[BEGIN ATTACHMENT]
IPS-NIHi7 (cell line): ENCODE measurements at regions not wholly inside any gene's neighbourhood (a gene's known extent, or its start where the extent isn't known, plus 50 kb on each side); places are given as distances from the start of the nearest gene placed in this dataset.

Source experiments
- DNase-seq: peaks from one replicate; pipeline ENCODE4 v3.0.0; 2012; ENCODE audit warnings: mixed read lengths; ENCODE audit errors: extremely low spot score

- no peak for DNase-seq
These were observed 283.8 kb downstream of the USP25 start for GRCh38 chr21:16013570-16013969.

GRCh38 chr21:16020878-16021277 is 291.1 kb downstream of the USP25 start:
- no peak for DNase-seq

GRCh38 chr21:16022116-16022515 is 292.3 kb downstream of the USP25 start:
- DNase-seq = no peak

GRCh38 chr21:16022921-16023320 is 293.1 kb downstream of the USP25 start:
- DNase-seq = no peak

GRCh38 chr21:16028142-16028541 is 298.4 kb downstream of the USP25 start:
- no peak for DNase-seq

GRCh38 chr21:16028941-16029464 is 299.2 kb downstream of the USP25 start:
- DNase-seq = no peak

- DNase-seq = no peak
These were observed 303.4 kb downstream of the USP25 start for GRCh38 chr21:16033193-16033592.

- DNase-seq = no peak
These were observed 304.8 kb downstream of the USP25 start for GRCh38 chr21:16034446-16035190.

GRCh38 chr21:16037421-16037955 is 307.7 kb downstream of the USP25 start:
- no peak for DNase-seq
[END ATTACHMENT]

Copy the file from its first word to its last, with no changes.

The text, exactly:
IPS-NIHi7 (cell line): ENCODE measurements at regions not wholly inside any gene's neighbourhood (a gene's known extent, or its start where the extent isn't known, plus 50 kb on each side); places are given as distances from the start of the nearest gene placed in this dataset.

Source experiments
- DNase-seq: peaks from one replicate; pipeline ENCODE4 v3.0.0; 2012; ENCODE audit warnings: mixed read lengths; ENCODE audit errors: extremely low spot score

- no peak for DNase-seq
These were observed 283.8 kb downstream of the USP25 start for GRCh38 chr21:16013570-16013969.

GRCh38 chr21:16020878-16021277 is 291.1 kb downstream of the USP25 start:
- no peak for DNase-seq

GRCh38 chr21:16022116-16022515 is 292.3 kb downstream of the USP25 start:
- DNase-seq = no peak

GRCh38 chr21:16022921-16023320 is 293.1 kb downstream of the USP25 start:
- DNase-seq = no peak

GRCh38 chr21:16028142-16028541 is 298.4 kb downstream of the USP25 start:
- no peak for DNase-seq

GRCh38 chr21:16028941-16029464 is 299.2 kb downstream of the USP25 start:
- DNase-seq = no peak

- DNase-seq = no peak
These were observed 303.4 kb downstream of the USP25 start for GRCh38 chr21:16033193-16033592.

- DNase-seq = no peak
These were observed 304.8 kb downstream of the USP25 start for GRCh38 chr21:16034446-16035190.

GRCh38 chr21:16037421-16037955 is 307.7 kb downstream of the USP25 start:
- no peak for DNase-seq